COVID-19 presents a fundamental challenge to the very existence of our town centres and high streets. They have evolved as concentrations of businesses, services and other attractors – like green space and public transport hubs, for example, which rely on footfall – and lots of it. Now people are told to stay at home.
Many of the businesses or services they would normally access are shut, or if they are open, they are operating with significant restrictions. The capacity of our town centres is massively reduced by the pandemic. So, what is the future for our town centres?
Researchers, policy-makers and place leaders have been asking the same question for over 30 years. Right now, COVID-19 is undoubtedly the most dramatic challenge town centres have faced – at least in my lifetime – but there have been many other trends and developments which have been affecting our town centres. From the adoption of the motor car in the 1930s, fridges and freezers from the 1950s and the internet in the 1990s, our high streets are constantly shaped by changes in society, technology, and the economy. What is important is how the town, or, more accurately, the people and organisations that have a stake in the town, react to these developments and manage its evolution.
Our research and the work we have done to support Government in England and Wales demonstrates that this process of place management is not always led and/or co-ordinated effectively and can often exclude incumbent businesses, other networks and partnerships (such as Business Improvement Districts) and the wider community.
Therefore, the future of our town centres is not just about funding and masterplans. Instead, as Sir John Timpson said, in his High Street Report 2018, it is ‘inspirational local leaders, working in collaboration with all sections of their community [that] put a buzz back into their town centre’.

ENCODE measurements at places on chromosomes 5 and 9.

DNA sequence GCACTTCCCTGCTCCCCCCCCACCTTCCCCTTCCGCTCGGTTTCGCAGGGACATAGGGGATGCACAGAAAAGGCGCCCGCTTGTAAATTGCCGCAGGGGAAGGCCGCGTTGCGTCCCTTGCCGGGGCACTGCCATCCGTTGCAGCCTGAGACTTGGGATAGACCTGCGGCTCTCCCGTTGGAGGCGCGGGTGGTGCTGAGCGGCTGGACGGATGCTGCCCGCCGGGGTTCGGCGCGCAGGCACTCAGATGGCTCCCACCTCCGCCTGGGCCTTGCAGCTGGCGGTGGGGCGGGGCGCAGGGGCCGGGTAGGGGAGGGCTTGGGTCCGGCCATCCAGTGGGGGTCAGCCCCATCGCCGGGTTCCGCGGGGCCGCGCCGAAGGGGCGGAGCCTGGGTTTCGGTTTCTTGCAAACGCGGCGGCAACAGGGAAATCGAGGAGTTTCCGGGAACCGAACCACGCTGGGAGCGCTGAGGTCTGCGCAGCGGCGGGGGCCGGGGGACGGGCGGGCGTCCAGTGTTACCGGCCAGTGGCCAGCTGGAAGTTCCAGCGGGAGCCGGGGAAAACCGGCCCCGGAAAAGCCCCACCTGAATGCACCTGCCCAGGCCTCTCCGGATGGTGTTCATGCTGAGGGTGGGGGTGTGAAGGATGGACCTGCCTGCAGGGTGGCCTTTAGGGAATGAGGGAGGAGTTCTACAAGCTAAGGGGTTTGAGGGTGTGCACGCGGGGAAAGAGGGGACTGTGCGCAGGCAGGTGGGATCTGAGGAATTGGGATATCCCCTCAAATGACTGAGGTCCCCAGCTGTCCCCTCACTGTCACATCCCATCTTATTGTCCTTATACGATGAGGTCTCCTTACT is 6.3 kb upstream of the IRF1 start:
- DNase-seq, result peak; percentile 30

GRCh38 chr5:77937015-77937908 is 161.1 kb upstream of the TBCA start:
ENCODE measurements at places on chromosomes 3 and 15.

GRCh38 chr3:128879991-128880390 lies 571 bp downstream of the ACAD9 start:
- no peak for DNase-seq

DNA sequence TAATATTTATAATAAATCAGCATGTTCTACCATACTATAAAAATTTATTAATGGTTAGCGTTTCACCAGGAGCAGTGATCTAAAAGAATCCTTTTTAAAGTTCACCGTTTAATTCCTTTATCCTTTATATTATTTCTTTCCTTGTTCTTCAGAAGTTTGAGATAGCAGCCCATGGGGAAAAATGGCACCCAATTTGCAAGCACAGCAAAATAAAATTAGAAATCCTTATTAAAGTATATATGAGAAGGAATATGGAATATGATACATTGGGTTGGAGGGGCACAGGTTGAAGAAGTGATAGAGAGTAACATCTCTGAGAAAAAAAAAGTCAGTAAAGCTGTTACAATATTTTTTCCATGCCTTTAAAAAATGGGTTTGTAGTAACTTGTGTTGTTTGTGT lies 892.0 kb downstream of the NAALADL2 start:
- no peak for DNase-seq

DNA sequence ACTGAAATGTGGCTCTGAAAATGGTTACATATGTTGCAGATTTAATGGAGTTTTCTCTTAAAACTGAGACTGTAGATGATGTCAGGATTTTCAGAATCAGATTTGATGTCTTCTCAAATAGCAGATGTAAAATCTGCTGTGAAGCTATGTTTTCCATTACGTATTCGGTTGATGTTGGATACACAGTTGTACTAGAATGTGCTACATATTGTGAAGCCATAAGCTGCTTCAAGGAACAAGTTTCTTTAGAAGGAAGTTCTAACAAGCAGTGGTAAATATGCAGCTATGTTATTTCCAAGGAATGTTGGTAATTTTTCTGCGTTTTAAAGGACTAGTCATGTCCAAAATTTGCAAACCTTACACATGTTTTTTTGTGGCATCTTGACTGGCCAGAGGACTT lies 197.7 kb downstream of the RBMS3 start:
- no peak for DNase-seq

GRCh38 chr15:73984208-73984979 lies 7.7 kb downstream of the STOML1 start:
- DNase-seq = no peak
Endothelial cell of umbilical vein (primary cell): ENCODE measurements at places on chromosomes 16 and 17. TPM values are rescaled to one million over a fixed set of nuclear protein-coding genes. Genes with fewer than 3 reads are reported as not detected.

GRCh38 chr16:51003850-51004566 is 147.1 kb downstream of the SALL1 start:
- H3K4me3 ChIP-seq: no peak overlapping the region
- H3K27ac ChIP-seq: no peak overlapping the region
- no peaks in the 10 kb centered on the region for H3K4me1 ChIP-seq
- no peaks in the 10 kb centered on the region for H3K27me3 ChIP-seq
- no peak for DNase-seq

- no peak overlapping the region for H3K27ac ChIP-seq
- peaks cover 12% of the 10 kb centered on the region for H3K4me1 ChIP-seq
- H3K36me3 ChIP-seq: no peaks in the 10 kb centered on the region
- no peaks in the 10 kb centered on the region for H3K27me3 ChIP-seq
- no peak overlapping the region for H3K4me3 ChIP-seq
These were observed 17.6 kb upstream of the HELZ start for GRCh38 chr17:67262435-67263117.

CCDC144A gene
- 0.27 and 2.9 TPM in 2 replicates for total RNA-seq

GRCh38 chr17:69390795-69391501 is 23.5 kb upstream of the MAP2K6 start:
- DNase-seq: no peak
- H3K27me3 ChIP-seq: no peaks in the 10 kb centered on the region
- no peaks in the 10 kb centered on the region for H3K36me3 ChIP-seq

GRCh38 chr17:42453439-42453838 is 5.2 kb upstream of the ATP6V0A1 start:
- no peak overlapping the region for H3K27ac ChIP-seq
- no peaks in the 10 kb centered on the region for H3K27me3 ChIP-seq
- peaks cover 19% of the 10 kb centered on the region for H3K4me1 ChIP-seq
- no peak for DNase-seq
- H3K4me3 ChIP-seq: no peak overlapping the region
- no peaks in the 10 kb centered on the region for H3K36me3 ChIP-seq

Of course, ensuring town centres are both vital and viable is not an easy job. It is like trying to solve a Rubik’s cube – only with more squares and more sides.
As Bill Grimsey points out in his Build Back Better Report 2020 ‘…even before we went into lockdown our high streets were facing an existential crisis. It’s not just their survival that’s at stake. Questions need to be asked about their very purpose’.
We have witnessed years of retail expansion and concentration that have turned our town centre landscapes into blandscapes, with the same offer everywhere. This has altered people’s feelings of attachment to their town centres and ‘throttled out other uses’, according to the Distressed Property Task Force. Now we have the opportunity to reinvent town centres as multifunctional hubs, with COVID-19 being a catalyst for change.
At the Institute of Place Management, we ask, could the new normal be a better normal?
The greater numbers of people working from home, smaller retailers and other businesses altering their business model to trade online as well as in-store, less commuting, more staycations, and increased promotion of culture and heritage to ‘locals’ brings new opportunities to many centres.
While the larger city centres have suffered the most, this too brings opportunities to repurpose retail and commercial space to bring more services and greenspace to city centre residents.
The High Streets Task Force has developed a Routemap to Transformation that builds upon the COVID-19 experience, as well as integrating tried-and-tested approaches to collaborative regeneration – that brings the local authority, business and wider community together to make that ‘better normal’.
No one organisation, such as a local authority, can do this by themselves. Redefining town centres requires the strengthening of collective capacity through the development of effective partnerships, place leaderships and governance (restructuring). This may mean in some cases refreshing local networks with new partners and governance arrangements.
It needs strong and compelling visions, built on good data and evidence (repositioning). These must uncover and reinforce what is unique or special about a place – and change only happens through more open and effective communication between partners (rebranding).
Finally, morphing to multi-functional hubs is the end goal (reinventing) – and it is worth it – as town centres that serve the needs of their communities will be resilient. We are seeing that with COVID-19 – it is the biggest centres that rely on attracting footfall from such large catchment areas that are suffering the most.
Professor Cathy Parker is co-chair of the Institute of Place Management (Manchester Metropolitan University) and research lead for the High Streets Task Force
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